Saturday, October 22, 2016

C. S. Lewis on truncated thought

From Chapter 6, Answers to Misgivings, in C. S. Lewis's Miracles: A Preliminary Study, pp. 41-42.
All these instances show that the fact which is in one respect the most obvious and primary fact, and through which alone you have access to all the other facts, maybe precisely the one that is most easily forgotten—forgotten not because it is some remote or abstruse but because it is so near and so obvious. And that is exactly how the Supernatural has been forgotten. The Naturalists have been engaged in thinking about Nature. They have not attended to the fact that they were thinking. The moment one attends to this it is obvious that one’s thinking cannot be a merely natural event, and that therefore something other than nature exists. The Supernatural is not remote and abstruse: it is a matter of daily and hourly experience, as intimate as breathing. Denial of it depends on a certain absent-mindedness. But this absent-mindedness is in no way surprising. You do not need—indeed you do not wish—to be always thinking about windows when you are looking at gardens or always thinking about eyes when you are reading. In the same way the proper procedure for all limited and particular inquiries is to ignore the fact of your own thinking, and concentrate on the object. It is only when you stand back from particular inquiries and try to form a complete philosophy that you must take it into account. For a complete philosophy must get in all the facts. In it you turn away from specialised or truncated thought to total thought: and one of the fact total thought must think about is Thinking itself. There is a tendency in the study of Nature to make us forget the most obvious fact of all. And since the Sixteenth Century, when Science was born, the minds of men have been increasingly turned outward to know Nature and to master her. They have been increasingly engaged on those specialized inquiries in which truncated thought is the correct method. It is therefore not in the least astonishing that they should have forgotten the evidence for the Supernatural. The deeply ingrained habit of truncated thought—what we call the “scientific” habit of mind—was indeed certain to lead to Naturalism, unless this tendency were continually corrected from some other source. But no other source was at hand, for during the same period men of science were becoming metaphysically and theologically uneducated.

3 comments:

Joe Hinman said...

Anthropologist Benson Saler quotes the great Emile Durkheim in pointing out that the idea of a bifurcated reality made up of an upper real of “supernatural” and a lower real of “natural” is a modern Western concept that begins with modern science. “[the mysterious world of supernatural above the natural] is not of primitive origin….it is science and not religion that has taught men that things are complex and difficult to understand.” [4] Saler points out that this concept of the realm above nature presupposes a ream of nature bound together by natural laws. This is a modern concept brought to us by science. He also draws upon Durkheim, Hallowell, and Richard in support' the use of the term “supernatural” has a long history that proceeds this modern scientific concept. [5]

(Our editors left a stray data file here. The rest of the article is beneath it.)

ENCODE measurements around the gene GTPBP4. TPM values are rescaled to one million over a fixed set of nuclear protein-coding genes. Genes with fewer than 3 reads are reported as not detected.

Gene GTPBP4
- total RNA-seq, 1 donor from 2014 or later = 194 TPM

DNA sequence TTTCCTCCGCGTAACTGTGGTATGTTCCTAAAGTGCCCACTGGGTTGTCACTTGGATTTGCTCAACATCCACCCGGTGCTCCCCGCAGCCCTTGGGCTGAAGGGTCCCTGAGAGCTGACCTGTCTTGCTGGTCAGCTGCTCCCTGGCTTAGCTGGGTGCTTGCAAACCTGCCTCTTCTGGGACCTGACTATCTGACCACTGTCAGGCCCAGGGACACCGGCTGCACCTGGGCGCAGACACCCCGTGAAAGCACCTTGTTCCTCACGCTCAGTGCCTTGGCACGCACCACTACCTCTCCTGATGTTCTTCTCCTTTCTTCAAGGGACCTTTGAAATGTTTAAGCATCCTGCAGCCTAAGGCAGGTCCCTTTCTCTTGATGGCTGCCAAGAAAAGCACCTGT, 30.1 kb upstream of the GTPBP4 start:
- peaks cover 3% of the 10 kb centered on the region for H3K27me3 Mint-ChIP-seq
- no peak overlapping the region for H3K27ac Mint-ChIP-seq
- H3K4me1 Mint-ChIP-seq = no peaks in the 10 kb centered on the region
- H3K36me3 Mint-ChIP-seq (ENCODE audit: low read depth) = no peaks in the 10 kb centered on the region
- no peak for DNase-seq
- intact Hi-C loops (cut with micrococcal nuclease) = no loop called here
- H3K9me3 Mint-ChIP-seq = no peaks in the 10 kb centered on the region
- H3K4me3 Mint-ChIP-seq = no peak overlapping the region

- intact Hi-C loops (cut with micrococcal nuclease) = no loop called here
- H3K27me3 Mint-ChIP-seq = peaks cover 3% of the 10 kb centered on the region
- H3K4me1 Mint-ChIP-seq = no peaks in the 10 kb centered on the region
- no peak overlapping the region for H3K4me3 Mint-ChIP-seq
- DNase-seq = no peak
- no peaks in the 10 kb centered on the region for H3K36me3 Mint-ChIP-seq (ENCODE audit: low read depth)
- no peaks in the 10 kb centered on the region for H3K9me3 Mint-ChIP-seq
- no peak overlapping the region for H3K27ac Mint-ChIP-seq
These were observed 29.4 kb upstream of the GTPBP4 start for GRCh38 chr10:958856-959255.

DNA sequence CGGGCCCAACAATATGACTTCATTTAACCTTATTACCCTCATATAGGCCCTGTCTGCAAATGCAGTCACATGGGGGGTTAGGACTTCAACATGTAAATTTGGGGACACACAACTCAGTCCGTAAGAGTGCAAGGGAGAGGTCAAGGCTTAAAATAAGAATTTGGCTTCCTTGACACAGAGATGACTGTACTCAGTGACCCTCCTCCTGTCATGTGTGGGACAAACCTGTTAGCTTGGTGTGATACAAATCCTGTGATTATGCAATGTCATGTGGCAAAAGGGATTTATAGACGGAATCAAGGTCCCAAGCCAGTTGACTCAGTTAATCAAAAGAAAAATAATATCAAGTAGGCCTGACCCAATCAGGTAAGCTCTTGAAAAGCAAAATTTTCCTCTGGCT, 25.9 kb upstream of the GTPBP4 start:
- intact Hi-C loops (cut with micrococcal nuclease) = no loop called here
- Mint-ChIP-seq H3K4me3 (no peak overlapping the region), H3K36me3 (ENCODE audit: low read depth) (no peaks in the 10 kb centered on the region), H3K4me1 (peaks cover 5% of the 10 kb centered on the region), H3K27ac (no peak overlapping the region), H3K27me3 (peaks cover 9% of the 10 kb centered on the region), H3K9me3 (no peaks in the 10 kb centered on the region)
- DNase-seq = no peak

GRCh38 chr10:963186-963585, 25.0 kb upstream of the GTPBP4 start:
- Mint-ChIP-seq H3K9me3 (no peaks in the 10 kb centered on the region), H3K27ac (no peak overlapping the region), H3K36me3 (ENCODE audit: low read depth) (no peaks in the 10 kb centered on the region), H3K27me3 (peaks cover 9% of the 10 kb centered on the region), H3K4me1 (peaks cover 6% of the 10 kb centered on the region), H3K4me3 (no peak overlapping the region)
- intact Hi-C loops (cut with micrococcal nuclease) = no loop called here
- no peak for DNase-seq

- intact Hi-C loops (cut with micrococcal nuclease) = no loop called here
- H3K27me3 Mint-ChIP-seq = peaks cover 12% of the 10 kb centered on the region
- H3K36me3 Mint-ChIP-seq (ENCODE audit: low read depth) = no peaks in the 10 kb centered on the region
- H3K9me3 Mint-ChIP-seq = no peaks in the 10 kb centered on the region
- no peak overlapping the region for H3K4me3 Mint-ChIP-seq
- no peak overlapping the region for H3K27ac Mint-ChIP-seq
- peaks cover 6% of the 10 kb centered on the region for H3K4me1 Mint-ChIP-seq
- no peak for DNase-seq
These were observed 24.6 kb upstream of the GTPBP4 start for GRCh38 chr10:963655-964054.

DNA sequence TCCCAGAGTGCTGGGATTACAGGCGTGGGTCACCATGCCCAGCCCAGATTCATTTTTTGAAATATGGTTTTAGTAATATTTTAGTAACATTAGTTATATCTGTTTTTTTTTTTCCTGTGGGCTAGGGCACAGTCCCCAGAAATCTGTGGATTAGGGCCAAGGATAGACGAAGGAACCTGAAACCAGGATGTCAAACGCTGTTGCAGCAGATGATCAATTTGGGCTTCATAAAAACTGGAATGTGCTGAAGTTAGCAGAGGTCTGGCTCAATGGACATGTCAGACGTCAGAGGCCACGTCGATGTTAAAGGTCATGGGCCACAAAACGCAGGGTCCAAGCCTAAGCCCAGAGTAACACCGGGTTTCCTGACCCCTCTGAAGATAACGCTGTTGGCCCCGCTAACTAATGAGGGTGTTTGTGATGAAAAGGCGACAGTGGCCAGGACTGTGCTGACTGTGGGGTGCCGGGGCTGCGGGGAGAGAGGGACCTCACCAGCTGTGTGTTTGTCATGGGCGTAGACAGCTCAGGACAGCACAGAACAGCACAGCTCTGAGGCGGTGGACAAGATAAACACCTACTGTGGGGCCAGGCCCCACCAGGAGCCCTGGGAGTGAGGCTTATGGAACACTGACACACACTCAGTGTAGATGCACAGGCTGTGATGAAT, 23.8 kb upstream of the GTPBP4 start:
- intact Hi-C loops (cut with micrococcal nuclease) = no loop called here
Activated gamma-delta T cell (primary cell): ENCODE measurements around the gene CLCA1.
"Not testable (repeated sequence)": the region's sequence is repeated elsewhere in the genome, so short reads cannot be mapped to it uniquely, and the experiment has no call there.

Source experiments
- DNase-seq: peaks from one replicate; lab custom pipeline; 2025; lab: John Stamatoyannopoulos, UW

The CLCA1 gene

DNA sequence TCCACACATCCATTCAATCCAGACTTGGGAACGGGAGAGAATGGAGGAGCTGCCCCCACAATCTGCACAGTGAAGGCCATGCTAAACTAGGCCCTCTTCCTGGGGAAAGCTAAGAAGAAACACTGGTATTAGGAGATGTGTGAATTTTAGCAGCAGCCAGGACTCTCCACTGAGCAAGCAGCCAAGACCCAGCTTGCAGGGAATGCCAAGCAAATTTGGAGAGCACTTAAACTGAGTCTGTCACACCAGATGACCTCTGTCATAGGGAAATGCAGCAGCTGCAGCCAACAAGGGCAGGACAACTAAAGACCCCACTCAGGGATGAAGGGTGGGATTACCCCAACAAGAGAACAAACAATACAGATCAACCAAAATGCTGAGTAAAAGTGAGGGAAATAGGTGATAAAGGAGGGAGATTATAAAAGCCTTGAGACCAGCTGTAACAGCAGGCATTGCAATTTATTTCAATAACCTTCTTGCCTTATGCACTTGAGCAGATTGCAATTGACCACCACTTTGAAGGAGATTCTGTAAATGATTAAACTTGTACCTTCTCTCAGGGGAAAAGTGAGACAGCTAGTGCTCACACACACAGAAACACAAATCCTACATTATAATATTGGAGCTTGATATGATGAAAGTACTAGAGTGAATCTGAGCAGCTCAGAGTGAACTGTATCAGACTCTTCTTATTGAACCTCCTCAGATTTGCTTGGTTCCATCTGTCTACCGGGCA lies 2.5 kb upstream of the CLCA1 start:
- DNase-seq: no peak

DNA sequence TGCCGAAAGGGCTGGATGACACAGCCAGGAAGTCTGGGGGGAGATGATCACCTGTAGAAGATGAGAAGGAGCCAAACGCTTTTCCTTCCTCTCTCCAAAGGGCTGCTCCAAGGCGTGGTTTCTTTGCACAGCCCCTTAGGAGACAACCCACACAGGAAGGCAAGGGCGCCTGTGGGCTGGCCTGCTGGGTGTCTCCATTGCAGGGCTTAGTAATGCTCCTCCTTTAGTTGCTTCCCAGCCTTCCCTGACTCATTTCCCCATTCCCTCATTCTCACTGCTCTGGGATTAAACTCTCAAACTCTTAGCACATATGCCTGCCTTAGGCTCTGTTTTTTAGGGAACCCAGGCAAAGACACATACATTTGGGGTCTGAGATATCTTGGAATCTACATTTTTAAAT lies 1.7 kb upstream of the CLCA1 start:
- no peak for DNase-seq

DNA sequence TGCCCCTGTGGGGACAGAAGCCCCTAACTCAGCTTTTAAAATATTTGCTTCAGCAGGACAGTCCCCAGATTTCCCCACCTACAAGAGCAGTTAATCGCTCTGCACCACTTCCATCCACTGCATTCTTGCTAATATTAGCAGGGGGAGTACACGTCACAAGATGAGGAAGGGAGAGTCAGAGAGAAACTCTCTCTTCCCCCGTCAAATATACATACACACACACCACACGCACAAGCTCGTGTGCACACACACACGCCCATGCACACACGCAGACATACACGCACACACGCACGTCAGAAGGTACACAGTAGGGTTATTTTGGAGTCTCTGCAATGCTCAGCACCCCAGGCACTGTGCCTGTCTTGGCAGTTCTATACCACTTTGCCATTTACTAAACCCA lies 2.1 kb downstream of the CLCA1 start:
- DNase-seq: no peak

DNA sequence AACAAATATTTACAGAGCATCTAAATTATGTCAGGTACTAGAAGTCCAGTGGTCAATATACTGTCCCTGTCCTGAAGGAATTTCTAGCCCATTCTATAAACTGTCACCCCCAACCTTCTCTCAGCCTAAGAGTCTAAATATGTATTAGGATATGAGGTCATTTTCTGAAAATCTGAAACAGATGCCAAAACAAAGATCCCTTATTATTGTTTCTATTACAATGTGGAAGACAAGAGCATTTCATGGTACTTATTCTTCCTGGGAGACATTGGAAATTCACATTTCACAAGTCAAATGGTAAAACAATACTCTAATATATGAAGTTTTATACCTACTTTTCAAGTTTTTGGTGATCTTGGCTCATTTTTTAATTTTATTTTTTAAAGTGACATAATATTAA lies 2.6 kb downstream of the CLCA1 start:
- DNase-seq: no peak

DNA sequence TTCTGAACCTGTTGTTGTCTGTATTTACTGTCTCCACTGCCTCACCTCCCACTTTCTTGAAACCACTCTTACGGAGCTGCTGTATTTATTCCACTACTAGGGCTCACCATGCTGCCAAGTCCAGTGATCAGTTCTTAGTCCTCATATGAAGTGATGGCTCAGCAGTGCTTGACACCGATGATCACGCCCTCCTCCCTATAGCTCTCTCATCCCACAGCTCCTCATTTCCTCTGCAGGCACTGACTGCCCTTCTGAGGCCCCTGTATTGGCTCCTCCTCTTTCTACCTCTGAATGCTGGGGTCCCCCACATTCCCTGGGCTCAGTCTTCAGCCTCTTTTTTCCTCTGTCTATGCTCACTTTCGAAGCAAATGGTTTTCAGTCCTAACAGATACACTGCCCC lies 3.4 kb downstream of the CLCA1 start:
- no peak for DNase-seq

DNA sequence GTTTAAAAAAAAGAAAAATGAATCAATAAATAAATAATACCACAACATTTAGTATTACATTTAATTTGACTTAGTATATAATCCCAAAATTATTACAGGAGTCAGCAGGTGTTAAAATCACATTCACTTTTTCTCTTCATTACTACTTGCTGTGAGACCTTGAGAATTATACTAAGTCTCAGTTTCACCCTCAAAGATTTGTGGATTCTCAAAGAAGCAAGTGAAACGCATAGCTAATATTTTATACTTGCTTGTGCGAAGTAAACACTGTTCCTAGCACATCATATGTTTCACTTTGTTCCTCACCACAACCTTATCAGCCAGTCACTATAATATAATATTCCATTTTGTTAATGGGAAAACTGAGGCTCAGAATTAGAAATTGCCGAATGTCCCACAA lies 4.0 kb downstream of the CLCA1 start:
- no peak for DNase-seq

The Original Concept of Supernature


All of these objections assume a certain version of the SN. It has become a catch-all for anything non materialistic or naturalistic that scientistic types want to snub without really having to disprove it. Supernatural today means anything from ghosts, Bigfoot, UFO to psychic powers, and angels and demons and God in heaven. Not so with the original concept. In the early centuries of Christian philosophy the original Greek fathers thought of God as transcendent but they did not necessarily conceive of that as “supernatural.” The Church fathers took their notions from the Greeks. “The term 'supernatural' and cognate words in various European languages were employed Long before the rise of modern natural sciences. [6] The school of Miletus (Ionian Greeks) are generally credited with being the first school of critical philosophy. Their use of the term Phusis (roughly translated “nature;” from this term we derive our word Physics.) caused them to be deemed a “physicists” [7] The Stoics had a concept of natural law and materialism. Their natural order would not have been based upon supernatural design. Aristotle viewed the universe working in a rational manner out of necessity rather than design. Ultimately he grounded everything (motion) in the prime mover, but his prime mover was not anthropomorphic and did not design a higher order but worked by necessity. Many ancients had a notion of natural order without a contrasting notion of a supernatural order. “For some the most interesting opposition was conceptualized as a contrast between nature and art...Christian thinkers through the fifth century did not develop theologically significant uses of supernatural” [8]


READ MORE

John Moore said...

So Lewis is saying that thought just can't be a natural, physical phenomenon. Right?

jdhuey said...

"They have not attended to the fact that they were thinking. The moment one attends to this it is obvious that one’s thinking cannot be a merely natural event, and that therefore something other than nature exists."

When attended to with the proper tools for investigation it not at all obvious that 'thinking' isn't a natural process. Given that we have absolutely no valid information about how something non-natural would even work, there is nothing to gain by any supernatural conjecture.